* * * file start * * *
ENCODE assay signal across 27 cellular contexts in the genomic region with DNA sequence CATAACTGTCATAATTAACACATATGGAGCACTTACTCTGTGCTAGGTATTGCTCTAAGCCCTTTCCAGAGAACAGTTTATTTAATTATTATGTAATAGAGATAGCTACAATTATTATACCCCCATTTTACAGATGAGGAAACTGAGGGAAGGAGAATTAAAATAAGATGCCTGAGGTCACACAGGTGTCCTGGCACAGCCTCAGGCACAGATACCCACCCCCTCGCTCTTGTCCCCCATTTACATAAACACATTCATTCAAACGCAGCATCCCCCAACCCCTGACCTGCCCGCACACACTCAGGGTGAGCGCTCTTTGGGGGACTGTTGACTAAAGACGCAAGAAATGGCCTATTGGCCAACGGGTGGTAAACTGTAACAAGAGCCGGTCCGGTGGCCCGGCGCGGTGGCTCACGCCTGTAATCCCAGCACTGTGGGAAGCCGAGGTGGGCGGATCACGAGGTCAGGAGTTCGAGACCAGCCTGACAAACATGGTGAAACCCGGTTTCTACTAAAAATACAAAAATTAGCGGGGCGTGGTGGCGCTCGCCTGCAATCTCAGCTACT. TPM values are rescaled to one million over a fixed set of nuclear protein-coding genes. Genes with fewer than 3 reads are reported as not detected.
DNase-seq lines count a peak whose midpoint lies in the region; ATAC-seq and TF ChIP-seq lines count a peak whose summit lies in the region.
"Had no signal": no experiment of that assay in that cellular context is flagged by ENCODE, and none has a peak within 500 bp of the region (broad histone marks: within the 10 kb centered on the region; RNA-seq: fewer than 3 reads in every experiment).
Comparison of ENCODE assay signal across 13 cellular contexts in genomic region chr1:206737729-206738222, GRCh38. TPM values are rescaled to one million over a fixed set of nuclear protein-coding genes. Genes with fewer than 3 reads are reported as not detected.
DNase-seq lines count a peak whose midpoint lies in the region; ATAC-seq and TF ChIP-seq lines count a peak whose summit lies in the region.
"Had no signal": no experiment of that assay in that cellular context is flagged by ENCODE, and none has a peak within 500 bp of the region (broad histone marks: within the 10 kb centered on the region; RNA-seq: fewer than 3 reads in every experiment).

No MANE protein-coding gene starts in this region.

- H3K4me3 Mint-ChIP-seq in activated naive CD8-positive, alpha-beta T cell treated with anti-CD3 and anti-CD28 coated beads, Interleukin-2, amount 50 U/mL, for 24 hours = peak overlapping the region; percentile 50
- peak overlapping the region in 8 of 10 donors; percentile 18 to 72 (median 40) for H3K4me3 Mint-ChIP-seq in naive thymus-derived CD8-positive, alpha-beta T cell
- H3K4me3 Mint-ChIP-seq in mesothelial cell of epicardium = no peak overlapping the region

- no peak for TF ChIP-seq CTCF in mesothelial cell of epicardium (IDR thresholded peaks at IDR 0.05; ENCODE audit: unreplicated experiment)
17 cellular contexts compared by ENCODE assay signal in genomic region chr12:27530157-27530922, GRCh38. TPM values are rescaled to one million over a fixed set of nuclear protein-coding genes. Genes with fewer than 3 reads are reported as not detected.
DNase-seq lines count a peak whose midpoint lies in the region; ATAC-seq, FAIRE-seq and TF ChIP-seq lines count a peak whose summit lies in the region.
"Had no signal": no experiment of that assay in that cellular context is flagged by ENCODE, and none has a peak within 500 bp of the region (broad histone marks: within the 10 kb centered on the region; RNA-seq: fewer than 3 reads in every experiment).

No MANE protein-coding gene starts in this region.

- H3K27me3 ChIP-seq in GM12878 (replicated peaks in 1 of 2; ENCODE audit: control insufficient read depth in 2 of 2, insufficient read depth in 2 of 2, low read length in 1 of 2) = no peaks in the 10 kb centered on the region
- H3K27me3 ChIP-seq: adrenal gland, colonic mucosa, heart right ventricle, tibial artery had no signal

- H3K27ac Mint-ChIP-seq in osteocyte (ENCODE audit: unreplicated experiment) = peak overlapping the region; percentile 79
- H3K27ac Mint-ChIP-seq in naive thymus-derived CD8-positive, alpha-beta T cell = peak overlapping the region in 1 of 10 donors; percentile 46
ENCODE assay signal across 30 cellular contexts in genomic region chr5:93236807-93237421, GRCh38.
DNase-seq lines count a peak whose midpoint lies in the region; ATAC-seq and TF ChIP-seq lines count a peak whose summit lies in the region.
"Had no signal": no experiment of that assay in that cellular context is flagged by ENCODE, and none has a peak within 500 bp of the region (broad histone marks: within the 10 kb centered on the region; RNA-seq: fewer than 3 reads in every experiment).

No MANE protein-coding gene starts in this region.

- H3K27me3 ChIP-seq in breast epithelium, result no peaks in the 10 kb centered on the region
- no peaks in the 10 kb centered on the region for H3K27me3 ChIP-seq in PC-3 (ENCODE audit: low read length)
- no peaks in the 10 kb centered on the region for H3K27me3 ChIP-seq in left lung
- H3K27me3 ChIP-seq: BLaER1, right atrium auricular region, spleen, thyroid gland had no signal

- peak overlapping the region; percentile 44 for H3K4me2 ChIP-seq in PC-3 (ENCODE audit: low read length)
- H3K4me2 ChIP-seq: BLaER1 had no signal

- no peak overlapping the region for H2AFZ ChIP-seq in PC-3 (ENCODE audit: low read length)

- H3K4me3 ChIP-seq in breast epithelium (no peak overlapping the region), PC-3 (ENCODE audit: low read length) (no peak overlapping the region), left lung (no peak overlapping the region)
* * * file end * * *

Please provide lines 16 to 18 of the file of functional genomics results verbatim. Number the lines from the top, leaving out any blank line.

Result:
- H3K27me3 ChIP-seq in GM12878 (replicated peaks in 1 of 2; ENCODE audit: control insufficient read depth in 2 of 2, insufficient read depth in 2 of 2, low read length in 1 of 2) = no peaks in the 10 kb centered on the region
- H3K27me3 ChIP-seq: adrenal gland, colonic mucosa, heart right ventricle, tibial artery had no signal

- H3K27ac Mint-ChIP-seq in osteocyte (ENCODE audit: unreplicated experiment) = peak overlapping the region; percentile 79